The town has Rock Chalk fever.
Lawrence doctors warn it’s contagious and, for the most part, healthy to have. But moderation is key.
Dr. Charles Yockey, a Lawrence Memorial Hospital pulmonologist and a diehard Kansas University fan, said as the team progresses its way through the bracket, the partying also progresses.
“People will drink more than they usually do, they will eat more snacks and salty foods, they smoke more cigarettes and drink more coffee — all of those are bad,” he said.
In preparation for Saturday’s Final Four matchup between KU and Ohio State, LMH has beefed up its emergency room staff. More patients are expected — win or lose.
“Intoxication and high-fiving vigorously results in dislocated shoulders. If we win Saturday, we will see at least two dislocated shoulders,” Yockey said. “If we lose, we will see at least two broken hands from people trying to pound their fist through the wall.”
Additionally, he said alcohol, salty snacks and stress are dangerous for anyone with high blood pressure or heart disease.
“People get so stressed that they have to leave the room. They want KU to win. They are afraid they’re going to lose. They don’t want to see the end,” Yockey said. “If it’s a close game, people get really emotional and really excited and the adrenaline flows and the alcohol flows. The snacks flow.”
Yockey said he doesn’t want to be a killjoy, but he has seen the ill effects of March Madness firsthand. In 1988, he saw 14 dislocated shoulders after the championship win.
His advice: moderation.
“Cheer on the ’Hawks. The sun will come up Sunday morning if we lose, and if we win, we will look forward to Monday night,” he said. “Keep it in perspective and have fun. Obviously, the people in Manhattan don’t have to worry about this.”
Dr. Marciana Vequist, a psychologist at Bert Nash Community Mental Health Center, said so far the tournament has been good for Jayhawk fans’ mental health because the team is winning and people are happy, excited and proud. There’s a lot more socialization and community spirit.
She also said fans aren’t crazy to have rituals and superstitions. In fact, she’s among them.
Vequist watches with a group of friends. She said last year, they had to eat certain foods, including chocolate almonds and apricots, sit in the same positions and wear certain clothes. Well, that didn’t work. So this year, they’ve vowed to change it up.
On Saturday, she might wear her a lucky black T-shirt that has “Kansas” on it in white lettering, or she might wear a new red Final Four shirt. She’s not sure.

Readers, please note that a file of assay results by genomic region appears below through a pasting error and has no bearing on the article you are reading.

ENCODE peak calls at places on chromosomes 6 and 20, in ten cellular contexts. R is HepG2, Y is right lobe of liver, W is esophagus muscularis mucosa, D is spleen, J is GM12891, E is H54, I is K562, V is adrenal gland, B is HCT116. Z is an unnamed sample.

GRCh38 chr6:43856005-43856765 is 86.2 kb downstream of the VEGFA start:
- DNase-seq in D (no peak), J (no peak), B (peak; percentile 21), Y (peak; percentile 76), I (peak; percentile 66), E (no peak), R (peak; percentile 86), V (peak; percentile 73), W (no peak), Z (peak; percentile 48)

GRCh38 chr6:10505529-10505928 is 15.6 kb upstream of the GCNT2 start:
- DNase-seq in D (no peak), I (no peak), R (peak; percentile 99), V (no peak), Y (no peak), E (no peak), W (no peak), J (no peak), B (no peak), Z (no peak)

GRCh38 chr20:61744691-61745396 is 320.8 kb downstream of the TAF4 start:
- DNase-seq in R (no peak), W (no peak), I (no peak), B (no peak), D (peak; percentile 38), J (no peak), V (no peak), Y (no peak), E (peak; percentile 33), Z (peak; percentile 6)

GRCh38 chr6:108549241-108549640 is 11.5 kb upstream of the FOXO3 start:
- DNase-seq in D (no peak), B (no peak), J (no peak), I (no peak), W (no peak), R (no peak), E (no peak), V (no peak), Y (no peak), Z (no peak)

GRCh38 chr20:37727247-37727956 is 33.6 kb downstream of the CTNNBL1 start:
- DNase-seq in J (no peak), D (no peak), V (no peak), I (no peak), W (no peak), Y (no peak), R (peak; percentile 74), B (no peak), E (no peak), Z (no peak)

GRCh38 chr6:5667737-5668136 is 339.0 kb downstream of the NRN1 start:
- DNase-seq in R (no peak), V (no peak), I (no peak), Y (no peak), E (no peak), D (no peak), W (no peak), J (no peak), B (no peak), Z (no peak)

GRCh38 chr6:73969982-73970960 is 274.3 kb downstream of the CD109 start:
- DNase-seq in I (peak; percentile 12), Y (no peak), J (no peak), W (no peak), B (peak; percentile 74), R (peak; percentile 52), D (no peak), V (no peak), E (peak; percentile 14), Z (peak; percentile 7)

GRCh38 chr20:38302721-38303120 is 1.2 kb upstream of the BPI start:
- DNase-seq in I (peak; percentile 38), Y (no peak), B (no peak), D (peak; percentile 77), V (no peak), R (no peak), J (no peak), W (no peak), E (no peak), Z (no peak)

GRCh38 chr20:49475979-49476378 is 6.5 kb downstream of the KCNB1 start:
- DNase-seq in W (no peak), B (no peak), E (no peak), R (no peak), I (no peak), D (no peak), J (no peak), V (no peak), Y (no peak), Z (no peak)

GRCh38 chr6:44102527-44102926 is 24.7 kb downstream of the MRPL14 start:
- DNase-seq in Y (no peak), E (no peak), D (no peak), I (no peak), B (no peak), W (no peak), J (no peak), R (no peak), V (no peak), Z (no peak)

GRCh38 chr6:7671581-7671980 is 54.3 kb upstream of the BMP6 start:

“Most of us are having a lot of fun with it, but if you really feel that you are having some kind of impact on the team by something you are doing or not doing, you might want to look at that,” she said.
She said March Madness can be much like the holidays. If people suffer anxiety from socialization or are recovering from alcoholism, this time of year might not be so fun. For others, the time can be euphoric.
And if the team loses this weekend, she said that shouldn’t lead to depression or other mental illness unless there were already underlying symptoms.
KU fan Dr. Steven Bruner, a family practice physician, said there will be a letdown — win or lose. It may take him a week to recover.
“If we lose to Ohio State or Kentucky, everybody will regret it but nobody will be disappointed. I think nobody expected us to get this far,” he said.
“If we win, it’s like the day after Christmas. Christmas was great, but man it’s going to be a long time before Christmas again.”
Bruner, who has been a Jayhawk fan since 1976, said he doesn’t consider March Madness unhealthy unless there’s too much drinking and someone ends up getting hurt.
He could see where fans — including him — might eat too many unhealthy foods or not get enough sleep due to watching the late games.
“Fortunately, it’s only a couple nights of the year — or, OK, six,” he said, laughing.
If Jayhawk fans do suffer a fall or have chest pains during a game, they tend to avoid the hospital like the plague.
Dr. David Rios, a Lawrence cardiologist, said, “It’s funny nobody comes into the hospital during games, but there’s a bit of a rush afterward. They will tolerate their chest pains until the game is over, and then they will come in.”
The other problem is that his hospitalized patients want to go home whether they are ready or not. If they have to stay in the hospital, they have to watch the game — no tests or nurses are to interfere.
“Let me tell you, these Jayhawk fans are something else,” Rios said, laughing.
When Rios moved to Kansas in 1999, he was hellbent on not being a KU fan. He had lived in New York and was sick of hearing about the Jayhawks.